The Progressive Conservatives’ decision to cut funding for the families of grown children with severe autism is no laughing matter to Canadian comedy legend Eugene Levy.
Levy on Tuesday rallied support for the seven families and their nine children who are suing Premier Doug Ford’s government after their financial assistance ended last summer.
“We need this Conservative government to right this wrong,” he told CTV’s “Your Morning” as part of a day-long media blitz.
“We just expect more humanity in the behaviour of officials that Canadians elect to higher office,” said the star of “Schitt’s Creek”, “SCTV” and “American Pie.”
“I am absolutely heartbroken for these families,” said Levy, whose cousin, Michael, is one of the nine people with autism hurt by the funding change.
“Life is difficult enough for these parents and their high-needs children. It is time that our government starts working with them instead of against them.”
As first disclosed by the Star last month, the families took legal action after being cut off of “court-ordered” autism services that they had been receiving for more than 15 years.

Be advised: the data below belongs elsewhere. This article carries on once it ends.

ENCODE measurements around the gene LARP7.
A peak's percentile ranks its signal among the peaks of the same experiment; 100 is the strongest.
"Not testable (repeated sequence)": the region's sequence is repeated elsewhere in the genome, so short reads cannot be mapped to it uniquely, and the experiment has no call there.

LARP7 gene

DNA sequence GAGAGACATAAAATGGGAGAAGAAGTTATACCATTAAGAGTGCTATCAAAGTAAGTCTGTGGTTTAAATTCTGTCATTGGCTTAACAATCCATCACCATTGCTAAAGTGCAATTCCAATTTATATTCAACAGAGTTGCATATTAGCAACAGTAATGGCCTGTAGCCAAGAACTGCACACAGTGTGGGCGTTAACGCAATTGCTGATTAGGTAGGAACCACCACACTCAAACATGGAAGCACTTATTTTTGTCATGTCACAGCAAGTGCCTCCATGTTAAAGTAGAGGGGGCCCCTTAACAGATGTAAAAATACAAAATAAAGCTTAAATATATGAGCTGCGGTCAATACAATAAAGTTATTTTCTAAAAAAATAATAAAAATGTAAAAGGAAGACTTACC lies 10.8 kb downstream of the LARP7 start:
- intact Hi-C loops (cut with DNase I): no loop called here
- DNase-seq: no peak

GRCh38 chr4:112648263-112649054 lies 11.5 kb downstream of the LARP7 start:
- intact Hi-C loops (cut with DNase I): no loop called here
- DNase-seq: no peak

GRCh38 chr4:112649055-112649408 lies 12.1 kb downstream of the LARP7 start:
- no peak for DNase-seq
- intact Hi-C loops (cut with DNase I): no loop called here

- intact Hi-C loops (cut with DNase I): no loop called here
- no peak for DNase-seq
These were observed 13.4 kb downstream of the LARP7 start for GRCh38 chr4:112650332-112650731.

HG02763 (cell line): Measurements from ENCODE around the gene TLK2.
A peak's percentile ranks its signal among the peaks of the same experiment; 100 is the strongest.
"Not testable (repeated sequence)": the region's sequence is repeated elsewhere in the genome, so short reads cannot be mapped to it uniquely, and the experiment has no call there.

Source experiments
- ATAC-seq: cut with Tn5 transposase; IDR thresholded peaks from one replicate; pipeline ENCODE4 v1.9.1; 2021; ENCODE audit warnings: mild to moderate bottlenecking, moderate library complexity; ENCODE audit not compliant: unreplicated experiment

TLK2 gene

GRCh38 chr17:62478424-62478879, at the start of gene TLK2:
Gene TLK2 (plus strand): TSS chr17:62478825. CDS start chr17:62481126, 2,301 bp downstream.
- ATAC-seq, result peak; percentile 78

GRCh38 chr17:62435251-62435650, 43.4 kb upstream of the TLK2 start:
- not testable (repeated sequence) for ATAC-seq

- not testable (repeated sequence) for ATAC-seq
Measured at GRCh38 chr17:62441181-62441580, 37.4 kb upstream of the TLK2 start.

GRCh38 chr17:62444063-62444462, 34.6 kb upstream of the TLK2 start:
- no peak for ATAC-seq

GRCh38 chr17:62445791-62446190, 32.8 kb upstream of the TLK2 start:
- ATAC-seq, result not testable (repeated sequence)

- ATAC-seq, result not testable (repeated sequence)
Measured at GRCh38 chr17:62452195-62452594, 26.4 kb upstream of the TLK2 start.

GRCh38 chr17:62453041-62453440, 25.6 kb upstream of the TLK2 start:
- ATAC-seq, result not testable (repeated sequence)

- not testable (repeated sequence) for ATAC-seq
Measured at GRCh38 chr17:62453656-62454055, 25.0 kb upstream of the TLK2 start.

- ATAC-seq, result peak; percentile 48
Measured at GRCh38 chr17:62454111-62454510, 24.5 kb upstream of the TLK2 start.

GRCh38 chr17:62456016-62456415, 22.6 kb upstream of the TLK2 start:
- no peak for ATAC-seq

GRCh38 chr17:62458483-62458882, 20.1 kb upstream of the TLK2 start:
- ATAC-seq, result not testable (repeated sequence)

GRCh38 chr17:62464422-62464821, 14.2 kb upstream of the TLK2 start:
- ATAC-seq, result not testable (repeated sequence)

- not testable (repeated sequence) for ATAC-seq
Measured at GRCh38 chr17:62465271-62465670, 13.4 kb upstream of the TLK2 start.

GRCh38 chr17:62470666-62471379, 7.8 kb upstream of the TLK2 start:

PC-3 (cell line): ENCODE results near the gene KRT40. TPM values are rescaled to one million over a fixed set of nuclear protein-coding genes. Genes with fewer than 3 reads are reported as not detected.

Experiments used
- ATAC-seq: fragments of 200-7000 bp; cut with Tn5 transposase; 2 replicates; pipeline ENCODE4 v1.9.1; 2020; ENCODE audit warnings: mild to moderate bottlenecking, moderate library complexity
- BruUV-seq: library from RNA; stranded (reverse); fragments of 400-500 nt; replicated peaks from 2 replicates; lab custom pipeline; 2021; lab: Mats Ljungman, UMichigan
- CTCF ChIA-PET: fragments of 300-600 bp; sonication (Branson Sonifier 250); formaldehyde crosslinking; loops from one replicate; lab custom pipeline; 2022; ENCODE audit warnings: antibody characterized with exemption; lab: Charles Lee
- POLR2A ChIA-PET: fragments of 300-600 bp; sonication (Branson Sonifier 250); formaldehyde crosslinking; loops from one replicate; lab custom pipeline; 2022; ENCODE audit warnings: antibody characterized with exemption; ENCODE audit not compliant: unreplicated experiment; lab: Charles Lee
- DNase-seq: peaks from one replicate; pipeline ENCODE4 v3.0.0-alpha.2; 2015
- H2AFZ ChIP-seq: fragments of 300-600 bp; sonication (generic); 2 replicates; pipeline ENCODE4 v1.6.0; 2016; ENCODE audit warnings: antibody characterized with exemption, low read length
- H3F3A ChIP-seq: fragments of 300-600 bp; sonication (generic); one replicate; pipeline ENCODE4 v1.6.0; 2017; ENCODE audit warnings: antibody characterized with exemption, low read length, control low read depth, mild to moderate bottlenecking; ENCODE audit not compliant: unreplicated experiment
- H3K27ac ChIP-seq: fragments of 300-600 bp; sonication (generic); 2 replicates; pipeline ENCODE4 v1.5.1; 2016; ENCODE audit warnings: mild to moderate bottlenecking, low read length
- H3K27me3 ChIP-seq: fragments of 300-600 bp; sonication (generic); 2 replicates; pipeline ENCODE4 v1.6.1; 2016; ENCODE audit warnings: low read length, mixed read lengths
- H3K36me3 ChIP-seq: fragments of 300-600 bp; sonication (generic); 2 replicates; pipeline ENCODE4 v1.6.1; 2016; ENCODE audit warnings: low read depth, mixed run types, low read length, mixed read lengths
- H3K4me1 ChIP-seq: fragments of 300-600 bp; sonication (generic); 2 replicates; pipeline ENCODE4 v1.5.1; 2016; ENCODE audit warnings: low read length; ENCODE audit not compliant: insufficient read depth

They are suing the government “for breach of contract, negligence, and breach of Charter rights.” It will be formally filed in court on Monday.
In an 18-page letter to the premier and Social Services Minister Todd Smith, lawyers Scott Hutchison and Mary Eberts wrote that as of Aug. 6 “your government severed funding to our clients, which they had been receiving for over 15 years.”
The payments, which totalled at most about $1.7 million annually, were the result of previous litigation with the province. They have appeared as a line item in the Ontario budget, which was $163.4 billion this year.
Previous Liberal governments, which had fought the families in court, “promised that the funding would not end until a co-ordinated transition to other services had been made, in a way that provided alternative services with which the families were satisfied.”
However, there has never been a transition to other services for the families, so the cash flowed from 2004 until the Tories scrapped it this year.
The families’ lawyers point out “there was never an age limit on the court-ordered funding and it was not part of the Ontario Autism Program nor any other program or initiative of the government addressed to the needs of those with developmental disabilities.”
That means the grown children affected do not benefit from the Tories’ revamp of autism services.
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After bungling the reforms announced in February, the government has since doubled annual spending for 40,000 eligible families with younger children to $600 million.
More to come